1. WordPress SEO by Yoast
Site optimisation plugin
We kick off this article with one the best WordPress plugins. This is a really useful plugin for helping you to optimise your website for search engines. Once installed you can its inbuilt site wizard to help set your site up. This will guide you through naming your WordPress site and help with other basic setup features.
One of the most useful things with the Yoast SEO plugin is that it automatically sets up an XML Sitemap. A Sitemap is an XML file that lists the URLs for a site and it allows Google to crawl your website’s structure correctly.
Now for the good bit. On every content page and post, you will now see an SEO panel which outlines the structure of your page. Both the good and the bad. The useful traffic light system is easy to follow – RED (needs fixing), ORANGE (could do with improvement) and GREEN (all OK).
The page analysis covers things like page title, keywords, links, images and meta information. You can also view snippet previews, which is basically the title and subtext for that page that a search engine will publicly display in search results. You’ll need to fill this in manually as the autofill feature is used only as a backup, and it’s not that accurate.
There is also a tab that displays the readability of the page. It provides information and advice on the structure of your page content. Yoast also provide a premium WordPress plugin version which adds various functionality. The website is also a great resource if you want to know more about SEO.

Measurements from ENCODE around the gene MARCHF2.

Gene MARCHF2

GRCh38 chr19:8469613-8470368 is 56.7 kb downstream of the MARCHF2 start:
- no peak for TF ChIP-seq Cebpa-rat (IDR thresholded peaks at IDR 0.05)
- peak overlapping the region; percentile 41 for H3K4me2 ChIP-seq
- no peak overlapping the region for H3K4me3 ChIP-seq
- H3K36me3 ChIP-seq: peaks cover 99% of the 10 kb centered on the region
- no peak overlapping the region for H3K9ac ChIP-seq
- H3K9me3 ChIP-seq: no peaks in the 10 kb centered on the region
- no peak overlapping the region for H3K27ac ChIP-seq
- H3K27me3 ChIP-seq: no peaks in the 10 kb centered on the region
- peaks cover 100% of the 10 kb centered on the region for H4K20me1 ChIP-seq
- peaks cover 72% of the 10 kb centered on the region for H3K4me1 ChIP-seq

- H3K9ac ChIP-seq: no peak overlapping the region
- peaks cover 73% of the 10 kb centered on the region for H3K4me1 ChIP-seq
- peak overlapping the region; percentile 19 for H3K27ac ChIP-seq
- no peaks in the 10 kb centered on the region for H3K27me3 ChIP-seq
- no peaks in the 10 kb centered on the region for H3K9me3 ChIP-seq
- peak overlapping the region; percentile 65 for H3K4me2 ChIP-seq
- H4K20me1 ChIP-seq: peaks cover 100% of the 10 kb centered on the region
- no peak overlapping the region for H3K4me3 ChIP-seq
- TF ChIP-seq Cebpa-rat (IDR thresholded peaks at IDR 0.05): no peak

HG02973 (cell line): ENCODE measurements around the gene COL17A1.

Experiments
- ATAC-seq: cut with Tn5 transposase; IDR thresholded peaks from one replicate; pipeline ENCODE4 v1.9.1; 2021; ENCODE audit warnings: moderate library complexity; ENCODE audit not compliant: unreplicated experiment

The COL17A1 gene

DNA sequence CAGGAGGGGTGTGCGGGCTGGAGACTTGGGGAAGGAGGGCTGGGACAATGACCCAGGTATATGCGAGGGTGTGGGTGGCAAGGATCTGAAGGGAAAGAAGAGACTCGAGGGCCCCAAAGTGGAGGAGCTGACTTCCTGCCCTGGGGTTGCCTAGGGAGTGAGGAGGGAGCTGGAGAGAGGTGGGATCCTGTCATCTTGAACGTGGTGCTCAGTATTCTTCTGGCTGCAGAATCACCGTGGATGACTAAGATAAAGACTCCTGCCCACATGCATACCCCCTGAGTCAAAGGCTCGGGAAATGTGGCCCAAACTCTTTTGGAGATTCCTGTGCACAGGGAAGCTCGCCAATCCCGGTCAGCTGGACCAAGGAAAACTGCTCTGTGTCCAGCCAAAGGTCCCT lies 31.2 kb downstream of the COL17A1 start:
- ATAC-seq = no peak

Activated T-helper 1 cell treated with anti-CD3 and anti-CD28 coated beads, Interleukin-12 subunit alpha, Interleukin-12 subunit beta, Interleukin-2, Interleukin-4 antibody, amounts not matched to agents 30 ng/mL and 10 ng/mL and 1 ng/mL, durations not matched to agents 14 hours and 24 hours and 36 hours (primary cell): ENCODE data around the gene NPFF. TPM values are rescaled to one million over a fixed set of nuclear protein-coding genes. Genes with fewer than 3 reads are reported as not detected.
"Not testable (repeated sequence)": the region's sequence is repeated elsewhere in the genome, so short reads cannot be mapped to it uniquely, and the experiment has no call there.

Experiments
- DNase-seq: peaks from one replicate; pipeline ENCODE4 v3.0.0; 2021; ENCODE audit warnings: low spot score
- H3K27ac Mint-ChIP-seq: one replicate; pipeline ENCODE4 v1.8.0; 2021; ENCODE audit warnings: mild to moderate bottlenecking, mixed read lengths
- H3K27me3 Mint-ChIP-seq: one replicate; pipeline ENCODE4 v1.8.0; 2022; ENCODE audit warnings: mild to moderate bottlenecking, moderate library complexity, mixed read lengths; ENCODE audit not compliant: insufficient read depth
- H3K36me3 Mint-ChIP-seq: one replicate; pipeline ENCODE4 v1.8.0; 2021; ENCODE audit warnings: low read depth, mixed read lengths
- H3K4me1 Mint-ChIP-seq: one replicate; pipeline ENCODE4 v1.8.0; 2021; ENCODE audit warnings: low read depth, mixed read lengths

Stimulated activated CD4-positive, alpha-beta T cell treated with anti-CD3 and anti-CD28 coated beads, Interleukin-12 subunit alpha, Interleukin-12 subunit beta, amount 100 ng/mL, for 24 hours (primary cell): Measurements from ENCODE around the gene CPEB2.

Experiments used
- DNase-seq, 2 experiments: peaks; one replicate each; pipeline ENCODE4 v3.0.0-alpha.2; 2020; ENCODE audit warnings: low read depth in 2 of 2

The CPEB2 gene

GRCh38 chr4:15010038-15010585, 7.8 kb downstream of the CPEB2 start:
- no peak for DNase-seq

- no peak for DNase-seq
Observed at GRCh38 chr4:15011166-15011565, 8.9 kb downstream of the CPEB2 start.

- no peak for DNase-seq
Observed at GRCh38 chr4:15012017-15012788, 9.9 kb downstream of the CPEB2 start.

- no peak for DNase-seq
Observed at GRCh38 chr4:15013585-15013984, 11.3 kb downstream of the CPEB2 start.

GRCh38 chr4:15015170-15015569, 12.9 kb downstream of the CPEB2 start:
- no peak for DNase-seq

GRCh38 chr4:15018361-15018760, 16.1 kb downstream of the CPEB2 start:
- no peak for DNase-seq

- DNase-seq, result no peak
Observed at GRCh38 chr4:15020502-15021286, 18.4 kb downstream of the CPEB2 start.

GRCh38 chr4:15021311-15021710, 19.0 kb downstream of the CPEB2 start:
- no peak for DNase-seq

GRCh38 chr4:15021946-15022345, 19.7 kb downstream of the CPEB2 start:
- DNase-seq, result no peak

2. Google Analyticator by SumoMe
Google Analytics plugin
SumoMe are more well known for producing WordPress plugins for social media and email sign-ups. But Google Analyticator is less unique and one that I’ve only recently started using.
If you don’t have the time to scan over your more extensive Google Analytics account, then this is for you. It provides a handy snapshot of visits, page views, bounce rate, average time on your site and the percentage of new visits. You can also set the data to display the last 30-60 days results.
Social media and email sign-up plugin
I’ve already mentioned SumoMe above. Their main website plugin focuses on helping you gain more customers, more traffic and provides the ability to track site metrics. Most of the features are free, which is a great bonus. They also offer a premium paid version that provides even more functionality.
I currently don’t use most of the features but I have helped some of my clients setup social media share bars, email signup boxes and site visitor tracking. So if you are interested in building a following and encouraging visitors to signup to your newsletter, then give this a try.
WordPress site backup plugin
If you haven’t thought about a backup plan for your site yet, do it now! There are numerous plugins available for site backup, but this is one of the better ones. Once you’ve installed the UpdraftPlus plugin you can select where you store your backups to: Dropbox, FTP, Google Drive, Amazon S3 etc. Setup how often you want to backup and how many copies to store – that’s it.
On the occasion when your site unfortunately gets hacked or disappears, you can simply upload a previous backup set and you should be good to go.
It also has a great feature where you can migrate a site from one server to another. This is especially useful for WordPress designers who want to transfer a development site to a live client server. You’ll need to purchase the premium WordPress plugin version for this feature though.
5. W3 Total Cache